Thursday, June 20, 2019

The Letters Of The Apostle John. Day 22, Do Not Imitate What Is Evil But That Which Is Good

John concludes his third letter today by speaking of someone who is making trouble for the believers, then by commending someone who has a good reputation in the church. One of these men is setting a good example and the other is setting a bad example. John urges us to imitate that which is good, not that which is evil.

"I wrote to the church, but Diotrephes, who loves to be first, will not welcome us." (3 John 1:9) John is writing this letter to his friend Gaius, so we can assume that when he says "I wrote to the church" he means the church Gaius attends. Diotrephes is evidently someone of authority in that local church. When John made an offer to visit the church, Diotrephes reacted with an unwelcoming attitude.

Why is this man refusing to show hospitality to John and his friends? Because, as the apostle says, he "loves to be first". In the KJV we find this verse rendered as "loves to have the preeminence among them". The word "preeminence" is synonymous with "authority, control, power, and supremacy". Diotrephes doesn't want anyone visiting who will take attention away from himself. He's a big fish in a small pond. If someone famous like the Apostle John visits, this prideful man is going to feel jealous of the attention John gets. Instead of being thrilled that one of the personal friends and disciples of the Lord Jesus Christ wants to come and meet with his local church, Diotrephes is rude to him and tells him they don't need his help.

John intends to visit anyway, and when he does he's going to make it clear to the church members all the ways Diotrephes is doing harm to them. This man is putting his own selfish interests ahead of the wellbeing of the church. "So when I come, I will call attention to what he is doing, spreading malicious nonsense about us. Not satisfied with that, he even refuses to welcome other believers. He also stops those who want to do so and puts them out of the church." (3 John 1:10) Diotrephes doesn't want anyone coming to town who has more authority than he does. He doesn't welcome apostles, preachers, teachers, or missionaries. He makes up lies about anyone who intends to visit. If anyone in the church tries to show hospitality to these visitors, he excommunicates these church members. This discourages others from being hospitable. Who wants to be thrown out of their local body of believers? No one, so Diotrephes has been getting away with a lot of bad behavior.

This man is a bad example of Christianity. But thankfully we have many good examples of Christianity, and those are the people we should commend and try to imitate. Anyone who is a good example will be someone who is trying to imitate Christ---the One who set a perfect example. "Dear friend, do not imitate what is evil but what is good. Anyone who does what is good is from God. Anyone who does what is evil has not seen God." (3 John 1:11) Jesus warned us to be on guard against those who pretend to be something they're not. He said, "By their fruit you will recognize them." (Matthew 7:16a) Does the one who claims to be a Christian live as a Christian should live? Or is his life ruled by pride and selfishness? Does his mode of living back up who he says he is? Does he "walk the walk", as the saying goes? Talk is cheap, but the proof is in how a person lives his life. John now mentions a man known to both him and Gaius who is the real deal. "Demetrius is well spoken of by everyone---and even by the truth itself. We also speak well of him, and you know that our testimony is true." (3 John 1:12) It's thought by many scholars that Demetrius is the man who delivers letters from John to Gauis' church. This man is devoted to the Lord. The very word of the Lord backs up Demetrius' claim to be in Christ, for he has "fruit" in his life that proves he's living for the Lord. This man has a good reputation among the believers. Gaius is to consider him a good example to follow.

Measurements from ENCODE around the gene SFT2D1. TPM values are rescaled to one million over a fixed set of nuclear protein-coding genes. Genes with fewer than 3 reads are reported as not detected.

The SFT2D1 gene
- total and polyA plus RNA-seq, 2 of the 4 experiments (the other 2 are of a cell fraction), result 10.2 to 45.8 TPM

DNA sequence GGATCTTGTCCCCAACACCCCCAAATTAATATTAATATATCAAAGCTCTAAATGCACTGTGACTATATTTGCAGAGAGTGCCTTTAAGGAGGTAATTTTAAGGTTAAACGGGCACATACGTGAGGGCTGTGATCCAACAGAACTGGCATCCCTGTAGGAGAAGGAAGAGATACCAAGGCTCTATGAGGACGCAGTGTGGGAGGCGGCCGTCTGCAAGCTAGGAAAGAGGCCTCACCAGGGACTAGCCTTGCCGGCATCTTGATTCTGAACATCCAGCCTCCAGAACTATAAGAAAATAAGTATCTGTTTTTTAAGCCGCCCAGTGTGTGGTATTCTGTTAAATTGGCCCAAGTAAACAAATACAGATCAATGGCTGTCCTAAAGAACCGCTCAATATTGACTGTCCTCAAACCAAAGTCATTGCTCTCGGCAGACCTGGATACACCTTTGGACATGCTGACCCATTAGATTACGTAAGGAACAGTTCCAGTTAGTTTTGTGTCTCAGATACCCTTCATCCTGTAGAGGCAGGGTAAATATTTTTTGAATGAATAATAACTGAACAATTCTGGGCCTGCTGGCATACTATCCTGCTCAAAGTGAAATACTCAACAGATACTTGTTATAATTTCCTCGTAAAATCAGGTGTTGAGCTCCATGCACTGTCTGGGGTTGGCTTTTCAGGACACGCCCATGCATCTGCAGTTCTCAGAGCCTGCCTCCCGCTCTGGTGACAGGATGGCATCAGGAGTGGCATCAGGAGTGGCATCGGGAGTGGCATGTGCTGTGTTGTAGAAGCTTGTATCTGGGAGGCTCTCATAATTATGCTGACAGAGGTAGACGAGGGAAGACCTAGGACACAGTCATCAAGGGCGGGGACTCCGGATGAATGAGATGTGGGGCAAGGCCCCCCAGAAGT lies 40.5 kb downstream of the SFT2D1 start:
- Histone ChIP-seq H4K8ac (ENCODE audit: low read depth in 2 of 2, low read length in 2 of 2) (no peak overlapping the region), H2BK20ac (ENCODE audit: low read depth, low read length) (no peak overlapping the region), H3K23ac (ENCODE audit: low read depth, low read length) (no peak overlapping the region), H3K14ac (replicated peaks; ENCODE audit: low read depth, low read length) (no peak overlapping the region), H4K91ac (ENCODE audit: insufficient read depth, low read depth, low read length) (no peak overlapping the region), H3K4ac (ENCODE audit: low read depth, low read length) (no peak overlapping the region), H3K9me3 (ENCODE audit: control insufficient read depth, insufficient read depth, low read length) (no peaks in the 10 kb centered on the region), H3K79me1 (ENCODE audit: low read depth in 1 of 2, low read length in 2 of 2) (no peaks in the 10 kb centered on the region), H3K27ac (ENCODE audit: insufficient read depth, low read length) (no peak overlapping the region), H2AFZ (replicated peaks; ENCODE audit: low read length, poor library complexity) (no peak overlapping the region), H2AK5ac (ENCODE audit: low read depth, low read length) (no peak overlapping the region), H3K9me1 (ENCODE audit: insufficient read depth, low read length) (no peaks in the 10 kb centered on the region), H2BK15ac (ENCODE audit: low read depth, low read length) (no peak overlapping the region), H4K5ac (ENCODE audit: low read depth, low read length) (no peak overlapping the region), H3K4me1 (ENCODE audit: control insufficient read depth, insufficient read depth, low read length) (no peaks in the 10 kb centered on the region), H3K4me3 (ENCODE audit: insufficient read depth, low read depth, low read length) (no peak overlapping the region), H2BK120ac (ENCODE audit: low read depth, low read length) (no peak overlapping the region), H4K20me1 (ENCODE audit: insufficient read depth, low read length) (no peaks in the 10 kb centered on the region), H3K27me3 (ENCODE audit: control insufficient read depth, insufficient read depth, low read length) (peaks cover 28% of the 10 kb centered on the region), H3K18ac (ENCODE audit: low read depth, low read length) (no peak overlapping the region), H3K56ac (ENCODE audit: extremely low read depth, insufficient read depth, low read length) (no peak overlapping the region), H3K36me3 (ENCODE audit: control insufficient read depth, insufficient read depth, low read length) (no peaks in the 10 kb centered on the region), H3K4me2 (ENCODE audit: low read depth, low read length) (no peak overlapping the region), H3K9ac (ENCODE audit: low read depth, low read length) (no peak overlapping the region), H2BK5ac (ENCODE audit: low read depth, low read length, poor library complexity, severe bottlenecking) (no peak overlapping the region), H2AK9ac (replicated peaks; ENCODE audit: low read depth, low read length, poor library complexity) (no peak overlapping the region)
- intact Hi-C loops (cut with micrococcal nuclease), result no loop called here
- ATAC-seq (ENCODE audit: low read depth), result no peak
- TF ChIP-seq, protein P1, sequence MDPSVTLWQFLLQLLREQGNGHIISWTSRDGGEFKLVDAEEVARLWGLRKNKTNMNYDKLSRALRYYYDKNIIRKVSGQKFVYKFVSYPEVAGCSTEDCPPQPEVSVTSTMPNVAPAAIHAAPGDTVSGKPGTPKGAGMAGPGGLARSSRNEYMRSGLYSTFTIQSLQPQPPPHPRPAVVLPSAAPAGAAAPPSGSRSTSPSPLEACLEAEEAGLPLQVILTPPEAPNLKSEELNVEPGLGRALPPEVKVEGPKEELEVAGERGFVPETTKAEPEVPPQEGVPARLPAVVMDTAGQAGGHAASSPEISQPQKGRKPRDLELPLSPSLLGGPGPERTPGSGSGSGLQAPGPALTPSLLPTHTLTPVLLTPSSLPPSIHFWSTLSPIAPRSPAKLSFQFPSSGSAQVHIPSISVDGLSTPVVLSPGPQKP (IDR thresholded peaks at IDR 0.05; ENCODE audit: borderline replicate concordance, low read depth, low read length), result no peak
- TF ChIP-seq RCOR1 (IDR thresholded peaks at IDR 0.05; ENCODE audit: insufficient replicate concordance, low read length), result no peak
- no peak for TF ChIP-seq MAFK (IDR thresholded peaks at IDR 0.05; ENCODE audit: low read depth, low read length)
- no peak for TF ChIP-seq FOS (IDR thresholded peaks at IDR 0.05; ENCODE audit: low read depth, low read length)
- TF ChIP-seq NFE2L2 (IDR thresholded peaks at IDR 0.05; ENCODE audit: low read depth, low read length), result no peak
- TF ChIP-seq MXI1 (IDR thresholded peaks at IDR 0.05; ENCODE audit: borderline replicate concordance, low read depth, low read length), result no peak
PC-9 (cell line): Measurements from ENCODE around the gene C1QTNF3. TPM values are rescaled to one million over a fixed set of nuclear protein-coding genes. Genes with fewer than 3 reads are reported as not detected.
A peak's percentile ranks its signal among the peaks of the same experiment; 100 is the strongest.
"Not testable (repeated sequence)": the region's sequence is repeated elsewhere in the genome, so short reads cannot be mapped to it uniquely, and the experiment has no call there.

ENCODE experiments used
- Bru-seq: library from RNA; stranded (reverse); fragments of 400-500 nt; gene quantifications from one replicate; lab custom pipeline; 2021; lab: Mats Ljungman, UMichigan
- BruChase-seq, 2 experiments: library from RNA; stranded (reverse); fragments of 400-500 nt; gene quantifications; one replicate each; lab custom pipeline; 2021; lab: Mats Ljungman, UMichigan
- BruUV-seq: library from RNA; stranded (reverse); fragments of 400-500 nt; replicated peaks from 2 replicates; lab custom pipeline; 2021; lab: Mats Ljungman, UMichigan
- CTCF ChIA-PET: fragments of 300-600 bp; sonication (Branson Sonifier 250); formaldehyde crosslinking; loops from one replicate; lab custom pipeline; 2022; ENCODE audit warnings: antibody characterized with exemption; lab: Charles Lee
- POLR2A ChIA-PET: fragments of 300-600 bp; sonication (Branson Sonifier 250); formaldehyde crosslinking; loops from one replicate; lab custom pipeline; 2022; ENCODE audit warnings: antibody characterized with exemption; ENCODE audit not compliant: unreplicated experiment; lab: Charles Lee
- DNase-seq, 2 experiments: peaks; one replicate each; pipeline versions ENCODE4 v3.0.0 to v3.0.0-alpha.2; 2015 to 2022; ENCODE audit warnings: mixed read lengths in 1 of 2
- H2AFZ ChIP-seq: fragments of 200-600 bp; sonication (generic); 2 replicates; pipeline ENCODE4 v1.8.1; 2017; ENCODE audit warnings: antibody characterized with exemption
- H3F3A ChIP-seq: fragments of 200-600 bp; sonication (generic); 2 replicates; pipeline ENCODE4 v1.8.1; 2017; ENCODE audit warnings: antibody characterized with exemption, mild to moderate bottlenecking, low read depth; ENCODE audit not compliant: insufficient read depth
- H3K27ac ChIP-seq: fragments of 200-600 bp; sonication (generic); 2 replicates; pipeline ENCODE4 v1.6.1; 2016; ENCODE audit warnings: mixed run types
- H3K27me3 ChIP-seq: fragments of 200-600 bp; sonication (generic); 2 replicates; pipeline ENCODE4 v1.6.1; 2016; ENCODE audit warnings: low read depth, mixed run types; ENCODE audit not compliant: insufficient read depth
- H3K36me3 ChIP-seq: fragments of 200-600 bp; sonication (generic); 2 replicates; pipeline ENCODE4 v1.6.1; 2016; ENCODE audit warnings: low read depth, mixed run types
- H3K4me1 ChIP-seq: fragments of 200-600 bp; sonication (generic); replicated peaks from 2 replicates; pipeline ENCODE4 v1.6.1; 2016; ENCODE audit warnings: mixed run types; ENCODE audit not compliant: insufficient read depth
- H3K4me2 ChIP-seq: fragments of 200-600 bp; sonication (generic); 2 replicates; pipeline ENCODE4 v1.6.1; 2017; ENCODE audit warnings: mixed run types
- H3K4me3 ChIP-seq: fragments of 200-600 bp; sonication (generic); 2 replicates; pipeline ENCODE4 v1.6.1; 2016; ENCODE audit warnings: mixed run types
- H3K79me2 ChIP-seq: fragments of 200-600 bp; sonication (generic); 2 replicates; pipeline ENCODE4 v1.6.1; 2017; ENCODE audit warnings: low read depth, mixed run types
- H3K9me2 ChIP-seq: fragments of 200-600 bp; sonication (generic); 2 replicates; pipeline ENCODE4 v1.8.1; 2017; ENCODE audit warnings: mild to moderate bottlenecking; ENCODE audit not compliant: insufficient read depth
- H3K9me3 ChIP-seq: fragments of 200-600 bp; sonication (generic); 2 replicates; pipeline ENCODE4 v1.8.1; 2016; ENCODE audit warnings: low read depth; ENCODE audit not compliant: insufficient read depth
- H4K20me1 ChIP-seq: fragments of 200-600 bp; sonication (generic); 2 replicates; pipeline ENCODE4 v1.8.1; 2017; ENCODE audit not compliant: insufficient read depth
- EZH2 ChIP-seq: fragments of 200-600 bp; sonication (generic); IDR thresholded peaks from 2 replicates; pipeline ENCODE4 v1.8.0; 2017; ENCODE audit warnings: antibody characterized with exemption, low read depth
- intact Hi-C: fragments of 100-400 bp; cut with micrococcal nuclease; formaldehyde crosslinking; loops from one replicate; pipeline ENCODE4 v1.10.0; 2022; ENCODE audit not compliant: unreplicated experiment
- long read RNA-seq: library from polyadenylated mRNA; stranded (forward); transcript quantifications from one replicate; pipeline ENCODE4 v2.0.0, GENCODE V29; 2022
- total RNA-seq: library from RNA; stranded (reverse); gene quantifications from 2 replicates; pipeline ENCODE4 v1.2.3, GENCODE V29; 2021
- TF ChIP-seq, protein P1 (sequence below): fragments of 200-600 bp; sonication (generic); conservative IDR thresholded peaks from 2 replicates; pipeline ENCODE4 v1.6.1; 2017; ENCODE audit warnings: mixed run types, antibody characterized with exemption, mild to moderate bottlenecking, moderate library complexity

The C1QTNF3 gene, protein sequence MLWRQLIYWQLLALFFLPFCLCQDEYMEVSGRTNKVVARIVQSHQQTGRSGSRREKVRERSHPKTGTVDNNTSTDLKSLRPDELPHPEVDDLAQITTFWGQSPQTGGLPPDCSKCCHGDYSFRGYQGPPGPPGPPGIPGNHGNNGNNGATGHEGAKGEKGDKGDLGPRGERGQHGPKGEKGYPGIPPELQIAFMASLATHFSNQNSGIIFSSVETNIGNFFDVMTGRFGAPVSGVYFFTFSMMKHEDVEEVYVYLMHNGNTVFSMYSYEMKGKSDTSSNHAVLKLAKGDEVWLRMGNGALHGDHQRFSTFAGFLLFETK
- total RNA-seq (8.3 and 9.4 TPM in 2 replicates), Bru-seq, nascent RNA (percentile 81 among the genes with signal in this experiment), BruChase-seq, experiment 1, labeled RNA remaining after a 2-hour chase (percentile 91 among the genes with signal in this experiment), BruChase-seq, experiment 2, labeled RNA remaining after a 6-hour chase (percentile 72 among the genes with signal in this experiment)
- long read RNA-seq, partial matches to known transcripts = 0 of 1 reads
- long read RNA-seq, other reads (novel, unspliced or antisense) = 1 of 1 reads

John concludes his letter with the promise of visiting the church soon. "I have much to write you, but I do not want to do so with pen and ink. I hope to see you soon, and we will talk face to face. Peace to you. The friends here send their greetings. Greet the friends there by name." (3 John 1:13-14)

The book of Jude follows the three letters of John, but since we have already taken a look at the book of Jude this year, we are going to move on tomorrow to a new study called "Reasoning Through Revelation". This is going to be an easy, step-by-step guide to understanding the great book of prophecy. We are going to dispel the myth that this book is too difficult to understand. We are going to calm any fears anyone may have that this book is too scary to study. Revelation is Christ's personal message to us regarding the things to come. Revelation describes the glorious future ahead of the church and it explains how God is going to fulfill His beautiful and eternal promises to the nation of Israel. The book of Revelation promises a blessing to those who read it. I wouldn't say no to an extra blessing of the Lord, would you? So please join me for what will be a wonderful investment of time as we study all the wonderful things the Lord has planned for us.

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